THE STORY SO FAR:
Inspired by the true story of MIT students who mastered the art of card counting and took Vegas casinos for millions in winnings. Looking for a way to pay for tuition, Ben Campbell (Jim Sturgess) finds himself quietly recruited by MIT’s most gifted students in a daring plot to break Vegas. With the help of a brilliant statistics professor (Kevin Spacey) and armed with fake IDs, intelligence and a complicated system of counting cards, Ben and his friends succeed in breaking the impenetrable casinos. Now, his challenge is keeping the numbers straight and staying one step ahead of the casinos before it all spirals out of control.
- â?¢Â Filmmakers’ Commentary
â?¢Â Digital Copy of Film
â?¢Â Basic Strategy: A Complete Film Journal
â?¢Â Money Plays: A Tour of the Good Life Featurette
â?¢Â The Advantage Player Featurette
The mistaken presumption behind this film is that fiction is more compelling than the truth, a flaw that haunts so many well-intentioned “biopics” and “based-on-a-true-story” shams. The real-life Dr. John Nash, for instance, is such a more complex human being than the bland composite of stereotypes Ron Howard served up in “Beautiful Mind.” The film “Coach Carter”–and perhaps “Blow”–are the only “true story” flicks in recent memory that didn’t grope for a fairytale ribbon to wrap reality in–the magical team ends up losing in the first round in “Coach Carter” (in the movie as they did in real life), and “Blow” dares to leave audiences unappeased as we watch poor Johnny Depp pursue his greed all the way to a life sentence in prison and permanent dissociation from his beloved daughter.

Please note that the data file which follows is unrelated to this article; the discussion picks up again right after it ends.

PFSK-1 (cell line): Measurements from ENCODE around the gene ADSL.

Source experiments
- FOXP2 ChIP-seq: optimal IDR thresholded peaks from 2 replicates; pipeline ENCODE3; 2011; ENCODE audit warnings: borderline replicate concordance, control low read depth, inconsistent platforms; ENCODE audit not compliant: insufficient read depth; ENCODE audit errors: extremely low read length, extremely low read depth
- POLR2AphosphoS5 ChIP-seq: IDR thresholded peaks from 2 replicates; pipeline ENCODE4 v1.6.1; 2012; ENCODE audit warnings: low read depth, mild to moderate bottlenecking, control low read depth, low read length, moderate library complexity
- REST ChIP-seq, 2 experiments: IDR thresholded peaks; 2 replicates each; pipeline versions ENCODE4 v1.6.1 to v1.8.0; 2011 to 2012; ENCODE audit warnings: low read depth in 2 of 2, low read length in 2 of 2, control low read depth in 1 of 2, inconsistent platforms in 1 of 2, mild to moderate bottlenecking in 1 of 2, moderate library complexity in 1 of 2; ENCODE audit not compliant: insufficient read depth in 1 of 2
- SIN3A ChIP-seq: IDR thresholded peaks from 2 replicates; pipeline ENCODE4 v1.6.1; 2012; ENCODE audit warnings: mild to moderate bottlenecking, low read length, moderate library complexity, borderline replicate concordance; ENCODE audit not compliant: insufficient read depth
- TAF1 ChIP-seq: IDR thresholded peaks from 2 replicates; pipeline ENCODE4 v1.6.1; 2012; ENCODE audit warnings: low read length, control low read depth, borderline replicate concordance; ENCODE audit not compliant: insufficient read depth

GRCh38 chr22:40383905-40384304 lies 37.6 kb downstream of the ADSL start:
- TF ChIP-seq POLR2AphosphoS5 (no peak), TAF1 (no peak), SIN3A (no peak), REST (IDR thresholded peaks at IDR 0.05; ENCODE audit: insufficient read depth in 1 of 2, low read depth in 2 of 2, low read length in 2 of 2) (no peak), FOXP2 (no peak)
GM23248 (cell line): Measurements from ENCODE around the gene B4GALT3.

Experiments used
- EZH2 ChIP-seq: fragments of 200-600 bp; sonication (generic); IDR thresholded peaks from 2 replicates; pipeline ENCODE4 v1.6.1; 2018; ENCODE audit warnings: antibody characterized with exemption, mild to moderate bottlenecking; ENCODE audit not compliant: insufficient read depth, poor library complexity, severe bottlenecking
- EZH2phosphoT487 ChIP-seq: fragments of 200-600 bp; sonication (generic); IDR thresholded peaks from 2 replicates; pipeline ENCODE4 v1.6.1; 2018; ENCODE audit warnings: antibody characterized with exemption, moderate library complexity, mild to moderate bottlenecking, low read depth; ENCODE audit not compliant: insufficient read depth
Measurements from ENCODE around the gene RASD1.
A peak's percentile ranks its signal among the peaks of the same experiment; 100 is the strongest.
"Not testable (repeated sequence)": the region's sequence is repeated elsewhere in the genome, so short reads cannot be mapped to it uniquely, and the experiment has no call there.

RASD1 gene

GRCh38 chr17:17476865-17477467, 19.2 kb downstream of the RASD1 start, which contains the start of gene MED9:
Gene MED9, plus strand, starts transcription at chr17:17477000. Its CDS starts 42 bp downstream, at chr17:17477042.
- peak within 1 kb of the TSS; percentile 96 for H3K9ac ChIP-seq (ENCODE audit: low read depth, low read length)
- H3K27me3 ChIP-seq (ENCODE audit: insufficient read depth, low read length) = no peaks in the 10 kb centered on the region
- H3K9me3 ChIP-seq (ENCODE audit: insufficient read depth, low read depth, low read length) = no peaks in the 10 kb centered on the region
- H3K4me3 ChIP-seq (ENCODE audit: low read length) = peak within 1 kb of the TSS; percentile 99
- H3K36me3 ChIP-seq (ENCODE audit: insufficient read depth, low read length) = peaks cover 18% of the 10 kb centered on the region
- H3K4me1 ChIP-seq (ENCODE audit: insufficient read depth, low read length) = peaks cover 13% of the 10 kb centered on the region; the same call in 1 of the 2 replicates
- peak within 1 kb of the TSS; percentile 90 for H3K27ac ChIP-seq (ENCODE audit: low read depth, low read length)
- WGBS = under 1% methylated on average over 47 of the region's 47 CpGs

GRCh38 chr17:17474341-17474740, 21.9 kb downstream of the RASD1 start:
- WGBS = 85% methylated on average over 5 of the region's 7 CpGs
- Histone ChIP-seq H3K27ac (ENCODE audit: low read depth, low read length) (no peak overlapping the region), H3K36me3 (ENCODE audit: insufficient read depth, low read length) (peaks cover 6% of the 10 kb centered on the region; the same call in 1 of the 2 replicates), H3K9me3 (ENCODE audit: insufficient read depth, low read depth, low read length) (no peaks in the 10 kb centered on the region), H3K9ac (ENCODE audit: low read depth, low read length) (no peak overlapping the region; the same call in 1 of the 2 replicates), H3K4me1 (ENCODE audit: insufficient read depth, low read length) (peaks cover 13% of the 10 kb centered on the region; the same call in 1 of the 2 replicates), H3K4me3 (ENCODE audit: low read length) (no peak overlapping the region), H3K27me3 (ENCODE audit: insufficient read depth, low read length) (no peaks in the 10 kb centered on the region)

Here, though, we have a contorted plot so deeply implausible it’s almost condescending. There was no crooked professor’s guiding hand in Ben Mezrich’s life luring him into a foreign terrain of adventure, no Bobby Knight halftime tirades in a Bellagio suite between hands, and that is exactly the thing that makes Mr. Mezrich’s story, and the book upon which the film is based, so much more interesting. Furthermore, the real MIT wiz-kids began by failing–miserably, repeatedly, and hugely. Not until the fourth or fifth incarnation of the band of wiz-kids from Cambridge did the money actually start to come in.
The DVD is a fun release that’s got a nice special edition release. There are a ton of featurettes on the release that cover everything from the production to Blackjack. What kills me about the release is how lop-sided the release feels. The first disc is sparse, while a ton of the featurettes get dumped on the second disc. It seems a little scattershot, especially when it’s connected to a slightly shaky A/V quality. Still, I’d recommend it for a rental before purchase.Â
- Video: A transfer that is pretty good, but has a little digital noise.
- Audio: Dolby Digital 5.1 Surround
- Extras: Featurettes, Commentary and Trailer
- Packaging: Keepcase in a Slipcover
- Final Score: 94% – A
RELEASE DATE: 07/22/08